Paul Brickman‘s Risky Business opened 30 years and 5 days ago. It captured and in some ways defined the early ’80s zeitgeist (Reagan-era morality, go for the greenbacks, the receding of progressive ’70s culture). And it brought about an ungodly torrent of tits-and-zits comedies, so numerous and pernicious that they became a genre that forever tarnished the meaning of “mainstream Hollywood comedy.” But Risky Business was a perfect brew. The Tom Cruise-Rebecca DeMornay sex scenes were legendary, the vibe of upper-middle-class entitlement was delivered with natural authority, Joe Pantoliano‘s Guido is arguably a more memorable character than his Ralph Cifaretto in The Sopranos, and the opening dream sequence is just as funny and on-target in its depiction of encroaching doom as Woody Allen‘s Bergmanesque train-car sequence at the beginning of Stardust Memories.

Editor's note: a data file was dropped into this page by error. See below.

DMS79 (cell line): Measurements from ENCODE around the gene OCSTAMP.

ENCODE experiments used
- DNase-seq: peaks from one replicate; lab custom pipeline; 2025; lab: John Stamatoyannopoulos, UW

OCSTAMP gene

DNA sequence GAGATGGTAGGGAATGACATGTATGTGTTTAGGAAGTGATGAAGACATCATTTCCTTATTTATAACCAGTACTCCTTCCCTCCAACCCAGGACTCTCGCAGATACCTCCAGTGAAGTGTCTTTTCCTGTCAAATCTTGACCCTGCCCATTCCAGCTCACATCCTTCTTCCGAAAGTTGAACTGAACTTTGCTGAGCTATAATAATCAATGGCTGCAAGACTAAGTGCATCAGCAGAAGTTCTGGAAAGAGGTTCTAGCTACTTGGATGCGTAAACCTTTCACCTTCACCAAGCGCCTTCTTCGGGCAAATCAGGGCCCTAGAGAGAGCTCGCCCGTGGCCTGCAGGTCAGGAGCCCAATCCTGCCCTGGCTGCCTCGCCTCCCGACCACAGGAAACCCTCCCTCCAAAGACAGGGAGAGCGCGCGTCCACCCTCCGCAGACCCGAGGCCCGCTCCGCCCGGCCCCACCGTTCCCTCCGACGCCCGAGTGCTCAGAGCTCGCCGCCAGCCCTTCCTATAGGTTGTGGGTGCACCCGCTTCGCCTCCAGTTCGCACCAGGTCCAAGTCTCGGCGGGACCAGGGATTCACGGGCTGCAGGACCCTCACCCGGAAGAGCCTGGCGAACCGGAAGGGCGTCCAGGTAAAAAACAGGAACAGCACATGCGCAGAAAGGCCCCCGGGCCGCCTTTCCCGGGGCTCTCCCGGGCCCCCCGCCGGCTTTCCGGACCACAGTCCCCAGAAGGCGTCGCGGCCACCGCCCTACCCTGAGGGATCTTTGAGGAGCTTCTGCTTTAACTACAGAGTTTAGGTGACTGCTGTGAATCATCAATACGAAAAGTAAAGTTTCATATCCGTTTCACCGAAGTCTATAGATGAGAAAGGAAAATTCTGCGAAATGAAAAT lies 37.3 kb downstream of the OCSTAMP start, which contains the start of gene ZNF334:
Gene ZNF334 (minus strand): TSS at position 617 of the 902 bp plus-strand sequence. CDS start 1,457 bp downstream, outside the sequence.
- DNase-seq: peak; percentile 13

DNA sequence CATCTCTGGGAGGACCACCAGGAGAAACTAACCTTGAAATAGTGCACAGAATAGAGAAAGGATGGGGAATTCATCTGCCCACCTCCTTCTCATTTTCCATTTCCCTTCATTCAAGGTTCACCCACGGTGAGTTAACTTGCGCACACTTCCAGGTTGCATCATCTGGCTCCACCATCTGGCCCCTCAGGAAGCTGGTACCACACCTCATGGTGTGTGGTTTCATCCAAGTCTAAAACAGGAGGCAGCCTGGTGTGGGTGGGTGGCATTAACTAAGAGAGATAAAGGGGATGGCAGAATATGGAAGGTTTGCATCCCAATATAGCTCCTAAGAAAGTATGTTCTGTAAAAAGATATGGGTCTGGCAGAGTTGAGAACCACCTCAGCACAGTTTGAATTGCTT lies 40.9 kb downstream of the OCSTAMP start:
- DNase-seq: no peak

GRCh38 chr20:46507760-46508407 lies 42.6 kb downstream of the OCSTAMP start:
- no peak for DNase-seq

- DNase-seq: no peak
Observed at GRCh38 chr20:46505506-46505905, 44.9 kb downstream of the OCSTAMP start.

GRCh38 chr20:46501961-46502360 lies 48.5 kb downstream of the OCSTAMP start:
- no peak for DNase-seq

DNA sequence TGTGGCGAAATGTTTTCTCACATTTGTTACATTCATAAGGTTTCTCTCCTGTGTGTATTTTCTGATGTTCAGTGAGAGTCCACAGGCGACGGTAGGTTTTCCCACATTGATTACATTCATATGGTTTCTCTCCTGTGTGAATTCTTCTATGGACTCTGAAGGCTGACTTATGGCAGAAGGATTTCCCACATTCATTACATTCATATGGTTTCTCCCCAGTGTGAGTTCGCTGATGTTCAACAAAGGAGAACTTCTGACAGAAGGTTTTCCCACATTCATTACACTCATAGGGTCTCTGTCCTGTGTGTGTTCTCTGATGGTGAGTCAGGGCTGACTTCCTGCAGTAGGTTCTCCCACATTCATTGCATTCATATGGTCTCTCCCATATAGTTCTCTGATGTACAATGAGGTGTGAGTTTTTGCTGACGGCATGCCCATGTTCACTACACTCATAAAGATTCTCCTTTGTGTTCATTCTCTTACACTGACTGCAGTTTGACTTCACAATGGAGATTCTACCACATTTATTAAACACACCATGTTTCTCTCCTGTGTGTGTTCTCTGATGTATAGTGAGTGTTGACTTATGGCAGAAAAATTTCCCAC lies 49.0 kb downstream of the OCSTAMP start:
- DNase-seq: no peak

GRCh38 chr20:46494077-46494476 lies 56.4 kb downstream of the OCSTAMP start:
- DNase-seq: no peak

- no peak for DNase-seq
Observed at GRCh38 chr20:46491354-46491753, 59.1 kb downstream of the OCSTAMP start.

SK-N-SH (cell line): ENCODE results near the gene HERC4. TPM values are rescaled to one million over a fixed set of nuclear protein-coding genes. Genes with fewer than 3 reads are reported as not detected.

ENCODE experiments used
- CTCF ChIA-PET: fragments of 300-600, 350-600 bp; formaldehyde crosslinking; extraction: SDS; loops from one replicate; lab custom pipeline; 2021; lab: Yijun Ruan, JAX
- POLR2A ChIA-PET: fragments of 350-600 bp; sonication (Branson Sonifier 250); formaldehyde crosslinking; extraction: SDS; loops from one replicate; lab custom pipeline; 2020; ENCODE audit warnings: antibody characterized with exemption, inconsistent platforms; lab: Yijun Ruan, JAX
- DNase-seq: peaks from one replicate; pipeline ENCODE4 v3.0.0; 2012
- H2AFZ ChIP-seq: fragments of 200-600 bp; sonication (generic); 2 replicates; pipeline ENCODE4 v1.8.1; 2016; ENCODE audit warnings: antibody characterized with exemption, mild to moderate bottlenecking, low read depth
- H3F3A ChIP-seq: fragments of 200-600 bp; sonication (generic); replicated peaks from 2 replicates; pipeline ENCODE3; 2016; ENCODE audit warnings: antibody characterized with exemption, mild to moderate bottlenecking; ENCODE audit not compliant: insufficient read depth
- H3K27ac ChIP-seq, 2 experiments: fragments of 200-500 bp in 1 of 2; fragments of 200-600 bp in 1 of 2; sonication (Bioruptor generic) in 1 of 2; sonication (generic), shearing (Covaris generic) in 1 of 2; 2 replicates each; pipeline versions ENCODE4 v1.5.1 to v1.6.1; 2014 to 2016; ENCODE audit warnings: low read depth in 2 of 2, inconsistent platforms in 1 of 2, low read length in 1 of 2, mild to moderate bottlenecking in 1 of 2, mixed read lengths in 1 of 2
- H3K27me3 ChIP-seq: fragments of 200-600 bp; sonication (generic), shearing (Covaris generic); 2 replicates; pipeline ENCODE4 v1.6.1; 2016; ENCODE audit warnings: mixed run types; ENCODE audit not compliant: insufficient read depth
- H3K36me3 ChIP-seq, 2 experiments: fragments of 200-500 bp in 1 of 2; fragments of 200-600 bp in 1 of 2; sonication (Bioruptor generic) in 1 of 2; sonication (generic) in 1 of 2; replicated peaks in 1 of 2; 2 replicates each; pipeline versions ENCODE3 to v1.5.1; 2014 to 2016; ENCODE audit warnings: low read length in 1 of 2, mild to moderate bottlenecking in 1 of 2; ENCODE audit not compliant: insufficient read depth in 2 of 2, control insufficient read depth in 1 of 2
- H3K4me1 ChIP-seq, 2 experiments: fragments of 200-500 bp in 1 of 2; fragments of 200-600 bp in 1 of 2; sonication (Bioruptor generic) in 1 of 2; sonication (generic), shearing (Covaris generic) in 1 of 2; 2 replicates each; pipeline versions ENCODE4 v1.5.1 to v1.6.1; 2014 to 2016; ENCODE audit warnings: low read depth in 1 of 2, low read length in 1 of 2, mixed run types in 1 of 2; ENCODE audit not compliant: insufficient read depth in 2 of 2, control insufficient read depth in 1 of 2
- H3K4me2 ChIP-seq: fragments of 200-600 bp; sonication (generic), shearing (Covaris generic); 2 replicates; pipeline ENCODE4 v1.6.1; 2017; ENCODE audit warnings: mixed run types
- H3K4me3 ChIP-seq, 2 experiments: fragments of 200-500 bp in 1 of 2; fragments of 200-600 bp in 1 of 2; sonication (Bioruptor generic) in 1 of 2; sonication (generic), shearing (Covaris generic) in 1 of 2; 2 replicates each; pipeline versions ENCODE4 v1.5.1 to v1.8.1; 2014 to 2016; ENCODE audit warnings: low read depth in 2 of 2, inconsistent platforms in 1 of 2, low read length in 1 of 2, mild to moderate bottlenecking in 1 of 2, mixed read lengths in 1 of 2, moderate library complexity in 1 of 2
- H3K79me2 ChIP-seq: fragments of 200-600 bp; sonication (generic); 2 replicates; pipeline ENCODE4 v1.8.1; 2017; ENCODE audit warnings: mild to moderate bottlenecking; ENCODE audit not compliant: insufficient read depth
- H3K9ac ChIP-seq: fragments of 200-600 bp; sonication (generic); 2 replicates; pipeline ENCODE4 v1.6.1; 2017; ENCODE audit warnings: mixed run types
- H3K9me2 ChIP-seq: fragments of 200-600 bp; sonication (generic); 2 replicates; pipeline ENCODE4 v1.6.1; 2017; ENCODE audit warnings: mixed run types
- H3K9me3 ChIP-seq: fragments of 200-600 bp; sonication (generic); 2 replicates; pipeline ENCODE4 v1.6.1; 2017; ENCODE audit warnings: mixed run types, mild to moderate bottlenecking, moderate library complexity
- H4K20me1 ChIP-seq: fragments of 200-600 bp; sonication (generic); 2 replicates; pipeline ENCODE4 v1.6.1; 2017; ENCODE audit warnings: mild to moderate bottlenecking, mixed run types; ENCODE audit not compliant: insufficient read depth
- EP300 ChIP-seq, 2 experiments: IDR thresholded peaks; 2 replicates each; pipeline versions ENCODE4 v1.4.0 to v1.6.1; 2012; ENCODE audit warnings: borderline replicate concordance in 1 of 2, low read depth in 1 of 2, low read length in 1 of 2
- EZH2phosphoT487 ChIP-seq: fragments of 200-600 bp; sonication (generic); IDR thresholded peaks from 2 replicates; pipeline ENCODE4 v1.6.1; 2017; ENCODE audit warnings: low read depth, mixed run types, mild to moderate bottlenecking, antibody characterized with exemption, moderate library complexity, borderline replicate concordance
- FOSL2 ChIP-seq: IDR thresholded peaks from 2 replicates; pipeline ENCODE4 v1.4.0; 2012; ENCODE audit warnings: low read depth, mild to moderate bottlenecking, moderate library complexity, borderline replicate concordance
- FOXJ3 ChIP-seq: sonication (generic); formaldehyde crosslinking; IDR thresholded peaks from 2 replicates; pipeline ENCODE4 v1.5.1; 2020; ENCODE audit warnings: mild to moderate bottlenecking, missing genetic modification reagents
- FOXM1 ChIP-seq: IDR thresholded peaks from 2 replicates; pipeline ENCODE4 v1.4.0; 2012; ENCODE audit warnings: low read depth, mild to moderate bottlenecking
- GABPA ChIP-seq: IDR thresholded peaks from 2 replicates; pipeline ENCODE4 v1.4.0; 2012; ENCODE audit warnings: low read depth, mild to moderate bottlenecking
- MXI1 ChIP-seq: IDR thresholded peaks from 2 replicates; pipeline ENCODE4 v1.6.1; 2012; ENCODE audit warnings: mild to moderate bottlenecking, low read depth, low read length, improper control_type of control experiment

I had an invite to a special Risky Business screening at the Beverly Hills Academy a week before the opening, but I blew it off because a girlfriend was visiting that night and things were hot and heavy at the time. I wound up catching it 10 days later at a theatre in Westwood, and I remember saying to myself after it ended, “Wow, what I was thinking when I missed that screening?”

I remember sitting at the legendary industry eatery Joe Allen (Third Street across from Cedars Sinai) a month or two after RB opened, and noticing Cruise and DeMornay (who were reportedly “together” at the time) sitting at a darkly lighted table together, apart from the crowd.

You know what’s depressing? Almost all the RB costars, young sprouts during principal photography, look weathered and speckled and even a little bit saggy today. Actors are supposed to keep it together and stay ahead of the aging process a little better than Average Joes and Janes. Not these guys. The only one who looks really good today is Cruise.